He was not “cubist” but a “sound” academic workman who had learned his craft in advertising jobs where a cash register had to look like a cash register. So steel girders, no matter how intricate and exciting the abstract patterns they pretended as they were set in place by the builders, became, on Chase’s canvas, realistic steel girders with their bolts and nuts, their ridges and grooves, but, and this is important in those early pictures and the pictures he has since done, Chase didn’t destroy the “pattern.”
The young villager from Kansas was still intent on being a portrait painter. It was well enough to play with Chicago’s mechanism, but as a serious life work he must paint pictures of people. He learned the best he could with Buehr, Seyffert, Oberteuffer and Kroll could teach him at the Art Institute and then he went to Provincetown where as he had heard Hawthorne was showing both professionals and amateurs how to paint portraits out in the open air, under an unclouded sun. The novelty of Hawthorne’s instruction, streaming light and color, “you can study drawing all you want to back bone” said Hawthorne, appealed to the budding colorist.
But he cheated a little on Hawthorne. For a while that master, was making him use a putty knife, spreading on color thick with little regard for accuracy in drawing. Chase perhaps a bit fearful continued his more academic portrait work with a less radical Provincetowner, Richard Miller.
Though more and more favoring oils, Chase didn’t neglect his water colors, and in his recreational hours he was recording “the Chicago scene” in that medium, too – considering his pictures, offtimes, in the light of “studies” for more important work contemplated, he accumulated fifty of them.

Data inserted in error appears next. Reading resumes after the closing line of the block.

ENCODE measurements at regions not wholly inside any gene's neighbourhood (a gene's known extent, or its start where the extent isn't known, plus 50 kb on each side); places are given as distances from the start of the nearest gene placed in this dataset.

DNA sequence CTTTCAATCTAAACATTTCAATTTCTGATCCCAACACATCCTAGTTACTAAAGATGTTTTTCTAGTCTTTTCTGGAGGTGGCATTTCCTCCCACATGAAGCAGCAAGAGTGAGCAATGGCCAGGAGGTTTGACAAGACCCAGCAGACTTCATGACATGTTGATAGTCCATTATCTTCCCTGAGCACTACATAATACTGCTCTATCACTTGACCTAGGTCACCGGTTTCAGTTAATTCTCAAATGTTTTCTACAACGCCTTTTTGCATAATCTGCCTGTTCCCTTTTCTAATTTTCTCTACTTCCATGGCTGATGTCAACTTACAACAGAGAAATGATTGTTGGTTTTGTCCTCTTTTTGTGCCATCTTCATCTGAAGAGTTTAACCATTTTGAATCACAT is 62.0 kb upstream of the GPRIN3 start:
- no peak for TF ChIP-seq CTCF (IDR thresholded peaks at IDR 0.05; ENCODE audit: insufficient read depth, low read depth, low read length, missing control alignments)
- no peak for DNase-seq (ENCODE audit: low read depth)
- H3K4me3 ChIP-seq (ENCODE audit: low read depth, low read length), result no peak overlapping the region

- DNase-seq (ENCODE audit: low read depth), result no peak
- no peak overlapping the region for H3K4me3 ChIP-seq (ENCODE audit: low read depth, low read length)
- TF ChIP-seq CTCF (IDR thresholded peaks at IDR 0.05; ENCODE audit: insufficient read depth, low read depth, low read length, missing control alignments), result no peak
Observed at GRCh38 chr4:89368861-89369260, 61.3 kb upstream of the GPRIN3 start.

Harry Engle, director of the Chicago Galleries Association, which was sponsoring Chase as a portrait painter, saw the water colors in his studio and in 1930 hung them as a group. A scout for R. R. Donnelly, contemplating a view book for the forthcoming world’s fair, saw them and when the time came shortly to get the book ready Chase was called upon to contribute fifteen pictures. The book was widely circulated as the official contribution by the huge printing house to the art activities of A Century of Progress.
Another of Chase’s activities in water is a series of color sketches of Glacier National park. The Great Northern railroad in the middle ‘20s, was inviting a few artists to the park at the road’s expense, “with no strings attached,” to paint as they pleased – the results being viewed as “good publicity.”
The late Oliver Dennett Grover recommended Chase, who made the trip in 1925, and who returned, at this own expense, in 1926 and 1928. He made seventy landscape sketches and they were invited for exhibition in Washington city in 1928 by the Arts club, where they were well received. Some ideas of the accuracy Chase had acquired can be gathered by the “knowing” from the fact he made his first twenty-four water colors in Glacier National park on a block of exactly twenty-four sheets of paper.
It can be readily gathered from this “past history” that Chase, while regarding himself as a portrait painter and pursuing it earnestly as a profession, is no novice in undertaking “the Chicago scene,” even though it is his hobby. Two of this Chicago pictures were invited for the official 1934 summer exhibition at the Art Institute of art for A Century of Progress, an oil entitled “Wabash Avenue Viaduct,” one of his intricate mechanical things, and a water color “Old Stuff,” in polar contrast – a view of old houses in the neighborhood of Division and Clybourne streets.
In portraiture Chase has been most in demand for likenesses of educators. He has painted several Chicago high school teachers including Grant Beebe, a principal of Lane Tech, and Frank W. Stahl a principal at Bowen.
It’s easy to pass Chase on the street without knowing he is an artist. He has never owned a beret, nor even a smock. One of his activities, for which he is in frequent demand, is demonstrating the painting of a picture before women’s clubs avidly studying art. Even here, to the disappointment of some of the more romantic of the ladies, young and old, he fails to “dress the part.”